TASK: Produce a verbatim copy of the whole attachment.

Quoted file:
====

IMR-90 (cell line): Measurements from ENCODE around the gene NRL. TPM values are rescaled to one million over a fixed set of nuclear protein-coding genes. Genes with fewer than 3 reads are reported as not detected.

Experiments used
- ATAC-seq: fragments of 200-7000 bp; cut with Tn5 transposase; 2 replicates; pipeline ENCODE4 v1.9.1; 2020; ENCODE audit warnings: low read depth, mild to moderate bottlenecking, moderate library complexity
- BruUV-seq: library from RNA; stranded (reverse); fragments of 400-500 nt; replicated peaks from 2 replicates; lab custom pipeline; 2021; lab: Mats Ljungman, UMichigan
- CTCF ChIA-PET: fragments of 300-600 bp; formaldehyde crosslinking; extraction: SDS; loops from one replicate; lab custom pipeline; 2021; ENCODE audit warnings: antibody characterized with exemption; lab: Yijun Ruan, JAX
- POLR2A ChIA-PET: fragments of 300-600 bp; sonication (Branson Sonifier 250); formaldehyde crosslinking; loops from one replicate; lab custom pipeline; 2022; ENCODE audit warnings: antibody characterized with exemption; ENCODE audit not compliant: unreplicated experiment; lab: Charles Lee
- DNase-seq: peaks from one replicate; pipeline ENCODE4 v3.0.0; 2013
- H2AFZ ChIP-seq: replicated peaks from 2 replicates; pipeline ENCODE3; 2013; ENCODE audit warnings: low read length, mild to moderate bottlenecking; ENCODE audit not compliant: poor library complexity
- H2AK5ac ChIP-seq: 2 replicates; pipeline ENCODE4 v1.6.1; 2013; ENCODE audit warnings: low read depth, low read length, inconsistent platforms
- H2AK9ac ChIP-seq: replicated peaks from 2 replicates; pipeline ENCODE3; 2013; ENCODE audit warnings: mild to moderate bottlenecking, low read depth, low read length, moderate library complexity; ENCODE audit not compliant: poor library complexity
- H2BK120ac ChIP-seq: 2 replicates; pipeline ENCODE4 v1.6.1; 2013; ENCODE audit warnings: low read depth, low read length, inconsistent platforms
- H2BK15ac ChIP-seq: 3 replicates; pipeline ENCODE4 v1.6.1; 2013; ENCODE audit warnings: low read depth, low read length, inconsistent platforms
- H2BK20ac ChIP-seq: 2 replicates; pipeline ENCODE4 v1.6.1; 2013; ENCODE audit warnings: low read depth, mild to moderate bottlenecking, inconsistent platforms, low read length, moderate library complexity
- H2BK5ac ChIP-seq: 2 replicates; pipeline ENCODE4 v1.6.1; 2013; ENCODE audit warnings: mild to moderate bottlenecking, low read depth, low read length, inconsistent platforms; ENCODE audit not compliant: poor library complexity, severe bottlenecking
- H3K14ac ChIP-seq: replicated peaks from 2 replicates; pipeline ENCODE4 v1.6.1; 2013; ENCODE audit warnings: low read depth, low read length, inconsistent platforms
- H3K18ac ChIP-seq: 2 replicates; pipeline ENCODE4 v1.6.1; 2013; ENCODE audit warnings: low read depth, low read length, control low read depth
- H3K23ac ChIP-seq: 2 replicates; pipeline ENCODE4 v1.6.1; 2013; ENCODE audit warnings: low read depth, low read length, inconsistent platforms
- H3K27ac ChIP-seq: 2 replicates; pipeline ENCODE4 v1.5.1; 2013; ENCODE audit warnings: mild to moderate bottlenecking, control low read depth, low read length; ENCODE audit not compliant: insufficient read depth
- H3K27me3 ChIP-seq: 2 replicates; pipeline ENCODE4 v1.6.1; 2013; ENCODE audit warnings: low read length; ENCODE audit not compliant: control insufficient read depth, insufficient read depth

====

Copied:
IMR-90 (cell line): Measurements from ENCODE around the gene NRL. TPM values are rescaled to one million over a fixed set of nuclear protein-coding genes. Genes with fewer than 3 reads are reported as not detected.

Experiments used
- ATAC-seq: fragments of 200-7000 bp; cut with Tn5 transposase; 2 replicates; pipeline ENCODE4 v1.9.1; 2020; ENCODE audit warnings: low read depth, mild to moderate bottlenecking, moderate library complexity
- BruUV-seq: library from RNA; stranded (reverse); fragments of 400-500 nt; replicated peaks from 2 replicates; lab custom pipeline; 2021; lab: Mats Ljungman, UMichigan
- CTCF ChIA-PET: fragments of 300-600 bp; formaldehyde crosslinking; extraction: SDS; loops from one replicate; lab custom pipeline; 2021; ENCODE audit warnings: antibody characterized with exemption; lab: Yijun Ruan, JAX
- POLR2A ChIA-PET: fragments of 300-600 bp; sonication (Branson Sonifier 250); formaldehyde crosslinking; loops from one replicate; lab custom pipeline; 2022; ENCODE audit warnings: antibody characterized with exemption; ENCODE audit not compliant: unreplicated experiment; lab: Charles Lee
- DNase-seq: peaks from one replicate; pipeline ENCODE4 v3.0.0; 2013
- H2AFZ ChIP-seq: replicated peaks from 2 replicates; pipeline ENCODE3; 2013; ENCODE audit warnings: low read length, mild to moderate bottlenecking; ENCODE audit not compliant: poor library complexity
- H2AK5ac ChIP-seq: 2 replicates; pipeline ENCODE4 v1.6.1; 2013; ENCODE audit warnings: low read depth, low read length, inconsistent platforms
- H2AK9ac ChIP-seq: replicated peaks from 2 replicates; pipeline ENCODE3; 2013; ENCODE audit warnings: mild to moderate bottlenecking, low read depth, low read length, moderate library complexity; ENCODE audit not compliant: poor library complexity
- H2BK120ac ChIP-seq: 2 replicates; pipeline ENCODE4 v1.6.1; 2013; ENCODE audit warnings: low read depth, low read length, inconsistent platforms
- H2BK15ac ChIP-seq: 3 replicates; pipeline ENCODE4 v1.6.1; 2013; ENCODE audit warnings: low read depth, low read length, inconsistent platforms
- H2BK20ac ChIP-seq: 2 replicates; pipeline ENCODE4 v1.6.1; 2013; ENCODE audit warnings: low read depth, mild to moderate bottlenecking, inconsistent platforms, low read length, moderate library complexity
- H2BK5ac ChIP-seq: 2 replicates; pipeline ENCODE4 v1.6.1; 2013; ENCODE audit warnings: mild to moderate bottlenecking, low read depth, low read length, inconsistent platforms; ENCODE audit not compliant: poor library complexity, severe bottlenecking
- H3K14ac ChIP-seq: replicated peaks from 2 replicates; pipeline ENCODE4 v1.6.1; 2013; ENCODE audit warnings: low read depth, low read length, inconsistent platforms
- H3K18ac ChIP-seq: 2 replicates; pipeline ENCODE4 v1.6.1; 2013; ENCODE audit warnings: low read depth, low read length, control low read depth
- H3K23ac ChIP-seq: 2 replicates; pipeline ENCODE4 v1.6.1; 2013; ENCODE audit warnings: low read depth, low read length, inconsistent platforms
- H3K27ac ChIP-seq: 2 replicates; pipeline ENCODE4 v1.5.1; 2013; ENCODE audit warnings: mild to moderate bottlenecking, control low read depth, low read length; ENCODE audit not compliant: insufficient read depth
- H3K27me3 ChIP-seq: 2 replicates; pipeline ENCODE4 v1.6.1; 2013; ENCODE audit warnings: low read length; ENCODE audit not compliant: control insufficient read depth, insufficient read depth